WASHINGTON — Former President Barack Obama’s post-White House memoir isn’t expected to be released this year, setting up the likelihood that the highly anticipated book will drop during the 2020 campaign.
Publisher Penguin Random House started alerting foreign partners and others about the status of Obama’s book on Tuesday. The former president has been writing the book himself, handwriting a first draft on legal pads, the same technique he used for numerous White House speeches and his first best-seller, “Dreams from My Father.”
The former president and his wife, Michelle Obama, signed lucrative book deals in 2017. Mrs. Obama’s book was released last year and quickly became one of the most popular political memoirs in history, with more than 10 million copies sold worldwide.
The timing of the former president’s book release is trickier. A 2020 book launch could thrust Obama back into the spotlight just as Democratic voters are choosing a presidential nominee, prompting fresh discussion of his legacy and putting him on the spot about the candidates hoping to build on it.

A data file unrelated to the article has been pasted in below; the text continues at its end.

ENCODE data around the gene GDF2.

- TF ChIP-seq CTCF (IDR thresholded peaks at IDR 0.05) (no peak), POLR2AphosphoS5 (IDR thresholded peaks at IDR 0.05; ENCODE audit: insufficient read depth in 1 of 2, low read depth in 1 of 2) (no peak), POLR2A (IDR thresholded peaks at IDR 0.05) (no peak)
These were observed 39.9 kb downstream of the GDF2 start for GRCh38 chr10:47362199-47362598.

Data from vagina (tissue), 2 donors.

That would be a particularly delicate dance given that Obama has made clear he has no plans to play a role in the Democratic presidential primary, including declining to endorse his vice president, Joe Biden, or any other candidate. But as the most popular Democrat in the country, even more than three years after leaving office, Obama’s every word about the campaign will be scrutinized for signs of which candidates he favors.
The publisher did not give its partners any updates on a launch date, according to a person with knowledge of the matter. The person was not authorized to discuss the matter publicly and spoke on condition of anonymity.
The Obamas signed with Penguin Random House in 2017. While the financial terms of the agreement were not released, the former president’s book was expected to garner the largest advance for any ex-president. The previous record is believed to be $15 million for Bill Clinton’s “My Life.”
By: Julie Pace, AP Washington Bureau Chief